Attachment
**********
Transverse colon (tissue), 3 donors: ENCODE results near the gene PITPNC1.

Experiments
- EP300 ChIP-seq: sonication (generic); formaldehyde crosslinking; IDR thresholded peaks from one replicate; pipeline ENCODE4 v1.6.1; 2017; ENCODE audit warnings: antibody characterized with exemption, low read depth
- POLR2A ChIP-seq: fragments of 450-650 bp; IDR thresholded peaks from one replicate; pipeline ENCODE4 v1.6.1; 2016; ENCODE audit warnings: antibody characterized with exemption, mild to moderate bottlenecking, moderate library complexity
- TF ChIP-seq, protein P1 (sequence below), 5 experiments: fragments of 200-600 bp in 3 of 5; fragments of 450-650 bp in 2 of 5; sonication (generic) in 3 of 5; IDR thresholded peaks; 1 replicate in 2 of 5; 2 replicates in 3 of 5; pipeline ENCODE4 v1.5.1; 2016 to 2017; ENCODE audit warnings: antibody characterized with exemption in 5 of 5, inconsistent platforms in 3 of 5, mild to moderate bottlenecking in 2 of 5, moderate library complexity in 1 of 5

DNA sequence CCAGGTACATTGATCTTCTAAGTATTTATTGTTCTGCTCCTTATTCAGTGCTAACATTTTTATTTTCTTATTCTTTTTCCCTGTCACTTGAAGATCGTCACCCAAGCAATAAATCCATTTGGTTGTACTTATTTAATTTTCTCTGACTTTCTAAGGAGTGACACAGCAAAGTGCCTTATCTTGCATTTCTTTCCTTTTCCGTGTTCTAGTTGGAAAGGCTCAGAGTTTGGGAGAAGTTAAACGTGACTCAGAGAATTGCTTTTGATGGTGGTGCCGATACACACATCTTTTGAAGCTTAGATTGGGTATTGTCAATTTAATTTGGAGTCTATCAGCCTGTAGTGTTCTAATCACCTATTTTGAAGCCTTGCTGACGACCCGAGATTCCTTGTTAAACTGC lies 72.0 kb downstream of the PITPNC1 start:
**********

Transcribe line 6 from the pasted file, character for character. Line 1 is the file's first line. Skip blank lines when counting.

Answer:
DNA sequence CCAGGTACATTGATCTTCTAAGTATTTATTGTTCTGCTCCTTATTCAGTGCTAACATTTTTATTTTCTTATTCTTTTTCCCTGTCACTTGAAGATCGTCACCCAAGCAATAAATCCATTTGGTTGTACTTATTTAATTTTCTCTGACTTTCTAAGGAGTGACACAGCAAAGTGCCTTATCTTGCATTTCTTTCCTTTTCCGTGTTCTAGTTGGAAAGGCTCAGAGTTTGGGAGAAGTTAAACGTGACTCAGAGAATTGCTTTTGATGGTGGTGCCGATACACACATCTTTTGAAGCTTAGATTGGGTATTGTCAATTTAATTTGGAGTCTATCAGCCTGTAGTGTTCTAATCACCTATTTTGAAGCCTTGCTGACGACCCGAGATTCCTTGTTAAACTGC lies 72.0 kb downstream of the PITPNC1 start: